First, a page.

I love choirs and choral music. And choral music, both historically and still today, is predominantly based upon religious themes.
A personal favorite — one among many — is “O Lord, I would hear thy word,” from the 1974 oratorio The Restoration, by the late Latter-day Saint composer (and BYU faculty member) Merrill Bradshaw. I myself sang this piece once, in a double quartet in Jerusalem. Here are the lyrics:
O Lord, I would hear thy word,
Which thou sendest me in thy mercy.
Unseal my heart, that I may lift it unto thee.
Unlock my searching spirit, that I may seek thee.
Heal thou my deafened ears.
Touch thou my blinded eyes.
Increase my joy in thee, that I may rejoice in thee,
Thou Holy One of Israel,
That I may sanctify thy name.
One sign, to me, of the cultural impoverishment of atheism, is what it would do to our heritage of choral music. It would erase it. Or, at least, it would inspire few if any additions to the choral literature.
Without churches, there would be very few choirs. Without churches, very few people would ever sing.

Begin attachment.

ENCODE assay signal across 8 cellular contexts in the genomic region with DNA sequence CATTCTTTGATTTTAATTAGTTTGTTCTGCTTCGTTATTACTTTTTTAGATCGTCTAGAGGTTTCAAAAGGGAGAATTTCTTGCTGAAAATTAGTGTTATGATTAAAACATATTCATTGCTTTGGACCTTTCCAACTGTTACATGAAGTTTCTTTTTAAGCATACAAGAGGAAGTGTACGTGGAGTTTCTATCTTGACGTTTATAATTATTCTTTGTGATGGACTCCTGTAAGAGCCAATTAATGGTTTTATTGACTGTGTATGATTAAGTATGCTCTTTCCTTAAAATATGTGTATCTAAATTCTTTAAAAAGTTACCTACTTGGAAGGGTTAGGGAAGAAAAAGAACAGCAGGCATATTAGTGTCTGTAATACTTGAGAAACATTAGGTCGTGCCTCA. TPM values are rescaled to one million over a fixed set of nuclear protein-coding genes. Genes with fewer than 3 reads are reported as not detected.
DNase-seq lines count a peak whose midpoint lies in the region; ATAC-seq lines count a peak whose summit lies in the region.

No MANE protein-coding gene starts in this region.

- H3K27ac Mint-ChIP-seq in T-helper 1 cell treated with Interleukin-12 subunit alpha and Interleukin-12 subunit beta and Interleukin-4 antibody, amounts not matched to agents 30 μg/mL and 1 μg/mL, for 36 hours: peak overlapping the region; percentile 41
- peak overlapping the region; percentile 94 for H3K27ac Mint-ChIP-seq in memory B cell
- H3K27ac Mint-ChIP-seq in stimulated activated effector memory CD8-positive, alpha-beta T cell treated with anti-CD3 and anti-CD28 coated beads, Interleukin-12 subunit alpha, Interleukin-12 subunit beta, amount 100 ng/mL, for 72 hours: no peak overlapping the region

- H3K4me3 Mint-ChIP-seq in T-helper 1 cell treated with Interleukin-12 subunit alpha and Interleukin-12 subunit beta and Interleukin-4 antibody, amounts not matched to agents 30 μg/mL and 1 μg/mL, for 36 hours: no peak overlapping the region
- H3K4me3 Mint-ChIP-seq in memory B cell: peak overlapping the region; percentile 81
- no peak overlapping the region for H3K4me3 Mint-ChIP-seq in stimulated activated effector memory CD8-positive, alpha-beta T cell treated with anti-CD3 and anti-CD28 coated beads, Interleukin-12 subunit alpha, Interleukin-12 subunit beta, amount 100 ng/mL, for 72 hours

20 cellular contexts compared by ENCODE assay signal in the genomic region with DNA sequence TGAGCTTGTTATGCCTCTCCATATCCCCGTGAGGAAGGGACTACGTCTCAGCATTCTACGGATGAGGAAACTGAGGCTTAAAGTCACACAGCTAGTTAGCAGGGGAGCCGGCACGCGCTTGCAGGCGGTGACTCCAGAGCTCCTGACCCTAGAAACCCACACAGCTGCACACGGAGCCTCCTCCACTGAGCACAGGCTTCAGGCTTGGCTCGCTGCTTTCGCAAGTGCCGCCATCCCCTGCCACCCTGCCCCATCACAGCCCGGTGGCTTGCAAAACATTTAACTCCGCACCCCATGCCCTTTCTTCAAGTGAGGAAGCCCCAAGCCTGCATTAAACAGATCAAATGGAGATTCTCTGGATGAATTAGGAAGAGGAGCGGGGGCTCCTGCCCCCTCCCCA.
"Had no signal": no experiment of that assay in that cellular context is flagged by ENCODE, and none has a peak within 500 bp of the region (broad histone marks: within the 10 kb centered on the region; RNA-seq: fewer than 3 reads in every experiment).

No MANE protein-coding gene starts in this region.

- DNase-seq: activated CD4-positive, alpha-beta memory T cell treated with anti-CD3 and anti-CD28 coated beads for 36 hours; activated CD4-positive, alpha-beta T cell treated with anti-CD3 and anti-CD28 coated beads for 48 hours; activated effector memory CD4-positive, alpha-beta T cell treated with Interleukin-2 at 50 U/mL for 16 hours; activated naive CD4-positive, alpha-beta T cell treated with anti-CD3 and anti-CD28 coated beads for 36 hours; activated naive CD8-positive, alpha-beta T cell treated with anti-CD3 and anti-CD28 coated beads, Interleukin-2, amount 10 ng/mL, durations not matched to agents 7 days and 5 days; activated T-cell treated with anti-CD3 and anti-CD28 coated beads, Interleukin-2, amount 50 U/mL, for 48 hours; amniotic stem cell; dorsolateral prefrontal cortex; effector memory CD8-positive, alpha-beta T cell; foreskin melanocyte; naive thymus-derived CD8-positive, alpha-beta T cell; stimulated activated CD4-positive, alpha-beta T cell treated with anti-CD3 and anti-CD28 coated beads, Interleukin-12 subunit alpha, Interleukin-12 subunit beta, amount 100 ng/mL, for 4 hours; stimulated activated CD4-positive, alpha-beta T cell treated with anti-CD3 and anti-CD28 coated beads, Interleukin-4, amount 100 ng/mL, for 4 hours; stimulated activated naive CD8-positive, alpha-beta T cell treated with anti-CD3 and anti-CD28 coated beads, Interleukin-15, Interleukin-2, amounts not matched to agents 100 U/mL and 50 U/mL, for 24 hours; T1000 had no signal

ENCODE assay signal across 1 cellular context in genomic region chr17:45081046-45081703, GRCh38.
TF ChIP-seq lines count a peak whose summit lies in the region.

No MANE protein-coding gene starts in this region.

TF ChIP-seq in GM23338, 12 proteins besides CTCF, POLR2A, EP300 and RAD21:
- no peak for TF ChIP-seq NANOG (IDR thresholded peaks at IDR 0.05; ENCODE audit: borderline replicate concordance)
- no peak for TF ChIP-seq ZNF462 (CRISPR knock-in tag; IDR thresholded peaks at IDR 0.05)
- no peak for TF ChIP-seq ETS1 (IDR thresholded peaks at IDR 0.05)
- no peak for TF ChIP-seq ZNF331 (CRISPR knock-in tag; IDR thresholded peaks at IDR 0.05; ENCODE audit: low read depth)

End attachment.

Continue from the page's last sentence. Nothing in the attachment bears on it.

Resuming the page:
The world would be a much, much poorer place without such pieces as Vivaldi’s Gloria, Schubert’s Mass in G, Händel’s Messiah, Cundick’s The Redeemer, Mozart’s and Verdi’s Requiems, Beethoven’s Christ on the Mount of Olives, and Bach’s St. Matthew Passion. Which is to say nothing of the great Christian hymns.
The cultural price that we would pay if religious faith were to wither away would be enormous and, from my vantage point, catastrophic. And the substantial loss of choral music would represent a mere fraction of the total price.
Here’s a nice piece from Book of Mormon Central, accompanied by a newly-unveiled painting that depicts a remarkable experience had by the mother of David, Christian, Jacob, John, and Peter Whitmer, Jun.:
Mary Whitmer will be included in the film that we’ve undertaken under the auspices of the Interpreter Foundation.
I got a kick out of this video on YouTube, and hope that you will, as well. It’s slightly more than four minutes long: